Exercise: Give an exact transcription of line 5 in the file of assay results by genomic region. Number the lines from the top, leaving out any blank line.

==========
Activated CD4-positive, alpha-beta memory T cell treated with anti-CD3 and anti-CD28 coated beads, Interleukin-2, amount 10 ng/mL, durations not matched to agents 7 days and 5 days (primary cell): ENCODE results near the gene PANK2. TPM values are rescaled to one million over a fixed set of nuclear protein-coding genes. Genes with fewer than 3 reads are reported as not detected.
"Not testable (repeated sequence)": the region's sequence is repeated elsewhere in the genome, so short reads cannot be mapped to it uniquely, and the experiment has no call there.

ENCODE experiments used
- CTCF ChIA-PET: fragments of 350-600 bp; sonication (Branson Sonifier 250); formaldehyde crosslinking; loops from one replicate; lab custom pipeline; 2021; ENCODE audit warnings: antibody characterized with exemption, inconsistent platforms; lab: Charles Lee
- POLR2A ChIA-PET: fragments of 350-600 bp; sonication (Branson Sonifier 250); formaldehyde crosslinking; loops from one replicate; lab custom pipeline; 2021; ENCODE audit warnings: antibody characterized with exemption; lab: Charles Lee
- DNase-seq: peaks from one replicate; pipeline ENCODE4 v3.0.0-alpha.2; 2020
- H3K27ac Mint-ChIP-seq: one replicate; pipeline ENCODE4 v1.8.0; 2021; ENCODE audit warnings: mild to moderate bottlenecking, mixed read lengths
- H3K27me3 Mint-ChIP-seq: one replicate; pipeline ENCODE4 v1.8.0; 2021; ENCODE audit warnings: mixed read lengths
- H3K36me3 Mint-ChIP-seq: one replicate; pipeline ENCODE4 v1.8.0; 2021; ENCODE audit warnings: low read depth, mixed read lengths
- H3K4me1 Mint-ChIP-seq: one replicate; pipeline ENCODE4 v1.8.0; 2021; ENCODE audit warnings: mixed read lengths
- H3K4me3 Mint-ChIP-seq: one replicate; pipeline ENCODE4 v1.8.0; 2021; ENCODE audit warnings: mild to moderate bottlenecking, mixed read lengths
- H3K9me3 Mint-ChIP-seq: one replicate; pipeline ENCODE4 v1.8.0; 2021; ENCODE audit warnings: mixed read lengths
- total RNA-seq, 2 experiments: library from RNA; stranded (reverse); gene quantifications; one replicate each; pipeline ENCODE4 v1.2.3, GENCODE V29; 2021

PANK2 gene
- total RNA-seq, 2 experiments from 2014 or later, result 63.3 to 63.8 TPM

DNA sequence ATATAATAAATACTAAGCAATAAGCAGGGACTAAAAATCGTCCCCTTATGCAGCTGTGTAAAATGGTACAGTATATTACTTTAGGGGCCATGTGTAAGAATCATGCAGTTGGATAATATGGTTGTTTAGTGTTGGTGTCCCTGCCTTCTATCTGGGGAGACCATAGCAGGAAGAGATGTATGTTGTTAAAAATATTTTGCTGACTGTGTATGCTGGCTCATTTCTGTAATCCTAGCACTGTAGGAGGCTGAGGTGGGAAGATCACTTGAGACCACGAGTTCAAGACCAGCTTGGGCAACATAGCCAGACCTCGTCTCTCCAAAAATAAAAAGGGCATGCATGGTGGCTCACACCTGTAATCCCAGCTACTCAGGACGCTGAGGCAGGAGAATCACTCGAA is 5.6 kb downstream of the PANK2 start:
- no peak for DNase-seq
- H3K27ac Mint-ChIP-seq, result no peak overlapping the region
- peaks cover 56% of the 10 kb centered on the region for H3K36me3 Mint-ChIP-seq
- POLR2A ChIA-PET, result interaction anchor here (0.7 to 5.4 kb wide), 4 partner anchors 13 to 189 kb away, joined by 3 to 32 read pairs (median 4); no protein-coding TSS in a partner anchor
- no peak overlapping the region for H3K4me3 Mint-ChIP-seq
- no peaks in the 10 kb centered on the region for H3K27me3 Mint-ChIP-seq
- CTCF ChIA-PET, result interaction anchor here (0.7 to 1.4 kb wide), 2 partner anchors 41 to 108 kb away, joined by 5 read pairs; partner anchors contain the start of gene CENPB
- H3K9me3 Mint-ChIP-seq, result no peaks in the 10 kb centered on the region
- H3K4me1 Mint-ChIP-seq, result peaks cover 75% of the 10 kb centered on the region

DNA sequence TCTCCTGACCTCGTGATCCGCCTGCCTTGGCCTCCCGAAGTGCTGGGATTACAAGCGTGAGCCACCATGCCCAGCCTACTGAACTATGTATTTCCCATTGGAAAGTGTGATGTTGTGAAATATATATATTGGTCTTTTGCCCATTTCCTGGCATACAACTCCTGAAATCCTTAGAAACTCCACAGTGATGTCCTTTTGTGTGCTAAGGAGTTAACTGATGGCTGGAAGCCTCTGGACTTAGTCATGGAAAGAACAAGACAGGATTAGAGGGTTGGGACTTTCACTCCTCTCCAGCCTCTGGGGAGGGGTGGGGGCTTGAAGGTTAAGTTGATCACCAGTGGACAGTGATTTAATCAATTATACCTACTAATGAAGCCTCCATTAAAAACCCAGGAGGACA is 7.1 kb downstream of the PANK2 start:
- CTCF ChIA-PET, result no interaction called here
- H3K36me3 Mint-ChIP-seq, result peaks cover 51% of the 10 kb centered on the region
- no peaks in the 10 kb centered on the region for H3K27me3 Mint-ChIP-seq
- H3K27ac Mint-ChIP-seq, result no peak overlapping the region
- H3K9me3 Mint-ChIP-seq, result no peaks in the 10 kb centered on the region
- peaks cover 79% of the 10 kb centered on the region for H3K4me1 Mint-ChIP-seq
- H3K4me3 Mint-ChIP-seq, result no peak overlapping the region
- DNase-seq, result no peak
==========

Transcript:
- POLR2A ChIA-PET: fragments of 350-600 bp; sonication (Branson Sonifier 250); formaldehyde crosslinking; loops from one replicate; lab custom pipeline; 2021; ENCODE audit warnings: antibody characterized with exemption; lab: Charles Lee